How to Host a Pop-Up Party

Originally published in the Summer 2019 issue of SPOKE+BLOSSOM



We’ve all been there.
While scrolling through social media, we stumble upon the dazzling photographic evidence of a pop-up party. Its effect is breezy and magical, seemingly as effortless as if the wind blew it in and then back out again four hours later, leaving behind its shimmery social media afterglow. Maybe you’ve wanted to host a pop-up party yourself, but its almost mythic nature feels daunting.

Do not be intimidated.

All you need are a few pointers to demystify the pop-up party.


A pop-up party is all about creating a unique and unexpected experience for your guests that is strategically centered around your organization. Much of its excitement is due to the implication of its popping up out of nowhere, lending it a limited-time-only quality. We usually associate pop-up parties with interesting locations such as industrial buildings or organic produce farms. While choosing a venue is important (and the more creative or surprising, the better), planning a pop-up party first begins with figuring out what your goal is.


First, ask yourself what you want to accomplish with your pop-up party. Are you a new company who wants to get your name or product out there? Are you raising money for a charity you love? Whatever your intention, keep your original goal in mind throughout every stage of the planning process.

Next, you can begin to get more specific with the details. Make sure all elements, from venue to cuisine, reinforce your overall goal. For example, if you want to create awareness for a new bicycle model you’ve just released, you might want to host your pop-up outdoors where your customers can take your bikes for a spin. If you decide serving food makes sense, you might want to serve more casual fare like tacos and craft beer rather than caviar and champagne.

However, if your goal is to create buzz over your vintage-inspired jewelry line, caviar and champagne at a sultry speakeasy-themed cocktail party might be just the right choice. Shiara Caubarreaux, owner of Stonewood Rentals + Events, says every time she plans a pop-up party, she walks through the entire event from the perspective of her guests to ensure they’re getting the best possible experience.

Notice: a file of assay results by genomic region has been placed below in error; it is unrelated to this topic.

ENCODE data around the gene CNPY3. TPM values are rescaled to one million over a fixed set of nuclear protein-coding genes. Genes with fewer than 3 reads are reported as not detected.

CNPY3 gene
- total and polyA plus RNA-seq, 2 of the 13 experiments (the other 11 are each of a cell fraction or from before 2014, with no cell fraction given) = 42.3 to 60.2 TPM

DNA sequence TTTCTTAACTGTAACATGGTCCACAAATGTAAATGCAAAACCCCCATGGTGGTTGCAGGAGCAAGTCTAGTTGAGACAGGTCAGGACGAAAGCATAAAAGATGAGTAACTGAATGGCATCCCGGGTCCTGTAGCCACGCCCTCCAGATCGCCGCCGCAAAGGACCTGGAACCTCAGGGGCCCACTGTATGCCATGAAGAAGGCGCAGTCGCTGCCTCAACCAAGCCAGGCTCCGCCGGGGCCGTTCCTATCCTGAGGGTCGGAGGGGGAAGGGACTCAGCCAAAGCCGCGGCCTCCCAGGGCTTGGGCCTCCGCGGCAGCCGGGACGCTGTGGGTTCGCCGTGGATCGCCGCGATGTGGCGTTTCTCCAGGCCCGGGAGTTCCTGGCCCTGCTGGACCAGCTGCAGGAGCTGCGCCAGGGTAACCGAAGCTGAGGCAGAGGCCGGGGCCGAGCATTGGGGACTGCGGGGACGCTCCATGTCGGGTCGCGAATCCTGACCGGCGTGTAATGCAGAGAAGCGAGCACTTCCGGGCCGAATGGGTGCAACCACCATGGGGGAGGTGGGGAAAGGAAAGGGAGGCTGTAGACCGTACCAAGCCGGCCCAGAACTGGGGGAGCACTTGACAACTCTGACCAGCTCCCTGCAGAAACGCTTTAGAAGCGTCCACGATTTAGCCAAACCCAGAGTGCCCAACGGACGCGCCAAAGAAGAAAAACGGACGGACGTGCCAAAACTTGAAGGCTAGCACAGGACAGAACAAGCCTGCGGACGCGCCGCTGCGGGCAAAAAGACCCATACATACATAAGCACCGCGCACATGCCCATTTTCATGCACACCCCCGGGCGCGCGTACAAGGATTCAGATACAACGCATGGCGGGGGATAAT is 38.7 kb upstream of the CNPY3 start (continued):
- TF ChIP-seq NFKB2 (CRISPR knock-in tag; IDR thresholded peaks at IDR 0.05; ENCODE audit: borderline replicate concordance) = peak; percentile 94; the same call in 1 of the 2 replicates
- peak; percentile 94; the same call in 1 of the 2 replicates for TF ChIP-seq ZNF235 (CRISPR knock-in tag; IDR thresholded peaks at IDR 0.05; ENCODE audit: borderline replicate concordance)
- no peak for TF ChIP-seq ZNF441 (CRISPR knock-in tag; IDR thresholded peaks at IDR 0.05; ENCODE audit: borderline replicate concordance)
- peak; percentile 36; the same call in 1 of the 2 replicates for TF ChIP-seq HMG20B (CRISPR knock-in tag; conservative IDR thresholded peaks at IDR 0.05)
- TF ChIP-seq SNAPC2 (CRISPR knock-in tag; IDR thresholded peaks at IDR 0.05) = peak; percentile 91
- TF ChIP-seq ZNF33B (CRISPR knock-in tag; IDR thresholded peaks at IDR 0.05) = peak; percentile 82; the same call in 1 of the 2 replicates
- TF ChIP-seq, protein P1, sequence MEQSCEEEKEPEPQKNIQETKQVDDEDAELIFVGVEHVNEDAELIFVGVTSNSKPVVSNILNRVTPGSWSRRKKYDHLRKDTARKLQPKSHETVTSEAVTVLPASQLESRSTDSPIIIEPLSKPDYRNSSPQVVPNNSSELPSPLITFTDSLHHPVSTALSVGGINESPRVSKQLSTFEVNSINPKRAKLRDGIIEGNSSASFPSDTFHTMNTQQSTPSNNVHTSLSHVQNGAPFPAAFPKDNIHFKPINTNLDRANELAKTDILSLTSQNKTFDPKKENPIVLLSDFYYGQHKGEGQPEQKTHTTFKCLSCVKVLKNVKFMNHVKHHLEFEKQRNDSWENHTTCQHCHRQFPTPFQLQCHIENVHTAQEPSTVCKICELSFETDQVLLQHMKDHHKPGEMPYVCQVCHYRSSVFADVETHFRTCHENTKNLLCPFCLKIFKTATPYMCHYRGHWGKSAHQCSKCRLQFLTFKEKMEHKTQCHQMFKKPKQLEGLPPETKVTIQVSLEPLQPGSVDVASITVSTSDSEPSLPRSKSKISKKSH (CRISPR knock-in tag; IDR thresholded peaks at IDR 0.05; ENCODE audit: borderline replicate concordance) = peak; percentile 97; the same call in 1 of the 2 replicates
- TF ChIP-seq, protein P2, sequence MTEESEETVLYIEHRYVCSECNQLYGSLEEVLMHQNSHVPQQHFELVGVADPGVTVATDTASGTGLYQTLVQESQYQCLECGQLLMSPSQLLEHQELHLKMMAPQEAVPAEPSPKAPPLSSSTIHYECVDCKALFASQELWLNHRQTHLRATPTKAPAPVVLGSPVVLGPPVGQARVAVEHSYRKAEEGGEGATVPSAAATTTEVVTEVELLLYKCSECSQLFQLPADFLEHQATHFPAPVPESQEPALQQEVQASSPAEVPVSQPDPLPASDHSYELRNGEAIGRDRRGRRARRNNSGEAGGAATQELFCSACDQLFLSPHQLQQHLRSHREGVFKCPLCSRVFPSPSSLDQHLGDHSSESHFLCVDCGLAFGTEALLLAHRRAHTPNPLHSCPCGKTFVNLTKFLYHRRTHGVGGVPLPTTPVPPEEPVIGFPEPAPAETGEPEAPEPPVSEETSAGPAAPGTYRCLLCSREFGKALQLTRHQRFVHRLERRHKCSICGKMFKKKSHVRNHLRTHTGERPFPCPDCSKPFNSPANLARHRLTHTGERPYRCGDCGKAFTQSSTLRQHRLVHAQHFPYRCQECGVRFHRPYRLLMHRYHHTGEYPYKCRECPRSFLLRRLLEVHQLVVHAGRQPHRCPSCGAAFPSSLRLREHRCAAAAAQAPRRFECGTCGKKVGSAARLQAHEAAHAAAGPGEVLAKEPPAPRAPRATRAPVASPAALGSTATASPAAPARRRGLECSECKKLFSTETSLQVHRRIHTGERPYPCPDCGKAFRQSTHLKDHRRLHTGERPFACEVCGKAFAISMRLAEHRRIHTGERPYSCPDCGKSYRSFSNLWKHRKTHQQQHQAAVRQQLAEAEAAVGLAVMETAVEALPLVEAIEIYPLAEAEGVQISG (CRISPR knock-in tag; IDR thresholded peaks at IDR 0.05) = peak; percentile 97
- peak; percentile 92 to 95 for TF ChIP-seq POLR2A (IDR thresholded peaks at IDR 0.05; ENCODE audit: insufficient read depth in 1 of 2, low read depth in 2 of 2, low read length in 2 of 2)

What can you give your guests that will make them remember you? According to Josh Niernberg, owner of Bin 707 and Taco Party, great hospitality will always create that extra shine that will set your party apart. If you choose to give your guests something tangible, make sure it’s either useful, beautiful or — ideally — both.


After your pop-up party is over, it starts to take on a virtual life of its own through social media. Kate Ryan, owner of Gold Leaf Design & Production, recommends hiring a photographer or videographer to capture the event and then sharing the photos or videos online to generate excitement. You can also encourage your guests to share their “Instagrammable moments” on social media and to tag them with your unique pop-up’s hashtag.

The pop-up party should be a direct reflection of who you are as a brand or organization. The event is about more than just the pop-up.

“Your pop-up party should always communicate who you are and what you stand for,” says Meehan Fee, owner of Telluride Unveiled. “Your guests are buying not only your product, but the ethos of your company.”